16 June 2014

Africa: Understanding Food Security Through a Gendered Lens

Blog

At the heart of the IDS Knowledge Services' gender team - BRIDGE - is a passion for understanding and promoting gender justice through participatory approaches. BRIDGE's latest publication - the Cutting Edge Pack on Gender and Food Security - due to be published in autumn 2014, is an excellent example of this. The team recently convened a highly engaging 48 hour online discussion, from 13-14th May, with the main objective of allowing experts to share and exchange ideas on the most current thinking and practice on the issue in order to inform and strengthen the publication.

Key themes to emerge from discussions:

Food Security needs to be understood as much more than just food production: Emerging strongly from discussions was the extent to which, in policy, 'food security' is being conflated with and reduced to food production, driven by an economic growth agenda - described as the 'productivist' trend. Success is measured in crop yields, disconnected from people, power and inequalities, but very much connected to market solutions and agricultural profit. Food insecurity is more complex than simply not enough food, so increased food production does not necessarily mean enhanced food security, and enhanced food security for women.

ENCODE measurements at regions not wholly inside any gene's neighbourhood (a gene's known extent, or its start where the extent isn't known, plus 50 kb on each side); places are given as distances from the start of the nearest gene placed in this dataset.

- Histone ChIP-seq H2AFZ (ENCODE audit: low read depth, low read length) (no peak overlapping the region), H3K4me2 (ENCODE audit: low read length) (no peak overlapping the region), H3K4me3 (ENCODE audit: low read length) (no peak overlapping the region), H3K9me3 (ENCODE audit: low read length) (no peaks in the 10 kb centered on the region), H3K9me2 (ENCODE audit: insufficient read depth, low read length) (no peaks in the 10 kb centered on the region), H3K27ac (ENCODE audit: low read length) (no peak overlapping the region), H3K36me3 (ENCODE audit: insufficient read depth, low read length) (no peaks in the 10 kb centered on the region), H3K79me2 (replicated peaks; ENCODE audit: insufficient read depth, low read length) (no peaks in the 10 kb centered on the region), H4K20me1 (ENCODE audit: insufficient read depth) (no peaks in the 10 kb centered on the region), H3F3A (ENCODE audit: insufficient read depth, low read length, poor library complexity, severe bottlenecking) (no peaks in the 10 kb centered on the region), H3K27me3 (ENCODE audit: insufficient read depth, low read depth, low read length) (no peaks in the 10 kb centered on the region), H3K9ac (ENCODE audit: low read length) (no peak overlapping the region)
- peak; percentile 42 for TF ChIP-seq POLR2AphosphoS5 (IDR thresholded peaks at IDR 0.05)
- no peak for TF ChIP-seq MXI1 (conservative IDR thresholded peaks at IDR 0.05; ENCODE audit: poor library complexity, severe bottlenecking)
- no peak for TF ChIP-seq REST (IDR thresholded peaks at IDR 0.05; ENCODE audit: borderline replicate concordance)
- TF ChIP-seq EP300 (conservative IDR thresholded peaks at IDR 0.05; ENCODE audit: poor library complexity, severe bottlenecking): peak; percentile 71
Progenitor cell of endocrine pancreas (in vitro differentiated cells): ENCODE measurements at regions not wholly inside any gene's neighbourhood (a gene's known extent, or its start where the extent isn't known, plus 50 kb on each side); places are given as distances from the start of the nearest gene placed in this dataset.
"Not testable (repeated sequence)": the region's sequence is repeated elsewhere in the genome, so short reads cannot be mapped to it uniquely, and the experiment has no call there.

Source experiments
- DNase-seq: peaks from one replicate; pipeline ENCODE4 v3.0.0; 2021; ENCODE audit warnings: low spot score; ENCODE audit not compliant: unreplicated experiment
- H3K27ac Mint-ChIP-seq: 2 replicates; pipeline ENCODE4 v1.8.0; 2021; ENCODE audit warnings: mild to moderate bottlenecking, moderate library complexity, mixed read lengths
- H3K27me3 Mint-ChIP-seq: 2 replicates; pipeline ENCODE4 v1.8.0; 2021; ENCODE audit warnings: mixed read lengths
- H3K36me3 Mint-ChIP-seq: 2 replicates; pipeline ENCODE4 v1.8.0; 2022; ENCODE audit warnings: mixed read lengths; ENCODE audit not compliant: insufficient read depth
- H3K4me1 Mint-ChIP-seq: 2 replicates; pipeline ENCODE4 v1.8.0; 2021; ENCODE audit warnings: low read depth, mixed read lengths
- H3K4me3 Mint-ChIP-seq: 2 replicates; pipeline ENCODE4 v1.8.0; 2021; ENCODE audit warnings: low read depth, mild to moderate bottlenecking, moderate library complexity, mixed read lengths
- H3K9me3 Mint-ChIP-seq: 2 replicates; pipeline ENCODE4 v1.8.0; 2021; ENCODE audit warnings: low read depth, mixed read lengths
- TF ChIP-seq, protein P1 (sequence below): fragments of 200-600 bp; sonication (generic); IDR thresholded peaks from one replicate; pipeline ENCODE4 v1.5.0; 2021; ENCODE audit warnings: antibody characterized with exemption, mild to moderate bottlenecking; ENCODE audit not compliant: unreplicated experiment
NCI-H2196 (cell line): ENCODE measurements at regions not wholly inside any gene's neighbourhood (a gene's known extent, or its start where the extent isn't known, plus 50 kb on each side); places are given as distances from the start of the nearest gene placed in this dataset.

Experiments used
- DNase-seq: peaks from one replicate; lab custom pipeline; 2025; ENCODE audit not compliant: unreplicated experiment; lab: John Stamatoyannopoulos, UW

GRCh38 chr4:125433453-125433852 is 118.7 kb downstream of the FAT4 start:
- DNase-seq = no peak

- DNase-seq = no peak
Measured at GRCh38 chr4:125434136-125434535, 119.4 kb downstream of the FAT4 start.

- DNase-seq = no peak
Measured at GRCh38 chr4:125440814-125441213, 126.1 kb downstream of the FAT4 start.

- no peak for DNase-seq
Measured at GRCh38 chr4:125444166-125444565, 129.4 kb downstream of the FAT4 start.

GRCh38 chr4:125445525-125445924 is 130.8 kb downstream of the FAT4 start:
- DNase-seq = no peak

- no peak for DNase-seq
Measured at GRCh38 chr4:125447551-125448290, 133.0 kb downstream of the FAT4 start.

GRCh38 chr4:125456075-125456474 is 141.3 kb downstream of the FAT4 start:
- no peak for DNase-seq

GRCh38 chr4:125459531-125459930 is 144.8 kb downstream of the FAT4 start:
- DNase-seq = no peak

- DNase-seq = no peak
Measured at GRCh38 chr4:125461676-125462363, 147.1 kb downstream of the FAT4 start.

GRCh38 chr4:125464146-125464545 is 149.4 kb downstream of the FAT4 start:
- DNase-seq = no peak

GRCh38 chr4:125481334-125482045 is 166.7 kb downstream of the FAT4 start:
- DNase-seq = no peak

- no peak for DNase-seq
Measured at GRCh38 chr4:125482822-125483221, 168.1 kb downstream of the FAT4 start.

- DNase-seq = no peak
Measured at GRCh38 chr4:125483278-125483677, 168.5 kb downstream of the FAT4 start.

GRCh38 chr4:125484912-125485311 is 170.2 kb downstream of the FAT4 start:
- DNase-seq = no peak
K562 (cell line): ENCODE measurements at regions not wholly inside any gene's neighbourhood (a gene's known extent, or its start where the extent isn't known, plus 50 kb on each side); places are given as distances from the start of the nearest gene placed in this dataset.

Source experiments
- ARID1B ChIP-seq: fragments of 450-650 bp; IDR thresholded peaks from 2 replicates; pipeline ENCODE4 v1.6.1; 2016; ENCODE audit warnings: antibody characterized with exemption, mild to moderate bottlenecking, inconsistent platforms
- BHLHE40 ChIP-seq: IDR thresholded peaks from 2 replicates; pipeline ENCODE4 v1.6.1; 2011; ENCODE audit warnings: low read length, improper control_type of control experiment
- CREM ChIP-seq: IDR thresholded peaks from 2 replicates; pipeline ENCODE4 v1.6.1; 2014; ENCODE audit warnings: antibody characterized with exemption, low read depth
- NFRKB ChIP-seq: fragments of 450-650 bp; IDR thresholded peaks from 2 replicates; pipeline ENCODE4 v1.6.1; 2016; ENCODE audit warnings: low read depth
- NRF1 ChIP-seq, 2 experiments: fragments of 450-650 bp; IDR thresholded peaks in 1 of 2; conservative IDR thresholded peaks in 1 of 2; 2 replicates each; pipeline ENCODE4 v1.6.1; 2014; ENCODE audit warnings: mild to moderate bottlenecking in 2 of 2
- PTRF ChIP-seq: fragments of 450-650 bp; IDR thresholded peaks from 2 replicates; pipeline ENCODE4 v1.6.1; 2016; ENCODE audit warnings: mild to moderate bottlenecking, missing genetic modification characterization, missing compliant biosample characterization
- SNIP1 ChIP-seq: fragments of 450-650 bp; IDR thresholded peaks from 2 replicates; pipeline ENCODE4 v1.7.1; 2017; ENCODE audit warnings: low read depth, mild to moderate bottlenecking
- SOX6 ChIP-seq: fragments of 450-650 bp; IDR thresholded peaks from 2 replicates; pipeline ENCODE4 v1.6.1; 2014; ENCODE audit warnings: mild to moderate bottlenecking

Women's lived realities need to be fully understood and integrated: Thus, calls for more holistic approaches to food security and gender equality emerged from our discussions, where the popular policy response of 'invest in poor women farmers' is seen as only part of the solution to a complex problem. A close connection to women's lived realities is needed - where women are not just mothers, or farmers, or farmworkers, they have multiple roles and needs.

Identifying the interconnections between policies is key for effectiveness: Key recommendations to emerge in terms of ensuring policy change move beyond words into action, is that policy makers need to see and develop the interconnections between policy areas so that policies strengthen each other. For example, interconnections should be made between food security and climate change, and between food security, gender and HIV/AIDS. It was also identified that a rights-based lens, a clear understanding of the problem, political will and robust monitoring are also essential elements to success.

Gender equality and women's empowerment must be central in action and practice: Overwhelmingly the discussions saw calls for holistic approaches, with the need for food and nutrition security approaches to not only tackle women's nutritional status but also their 'position' in families and society. Discussions linked women's earning power and control over land resources, to strengthened decision-making power in the household and greater control of women's social and physical security.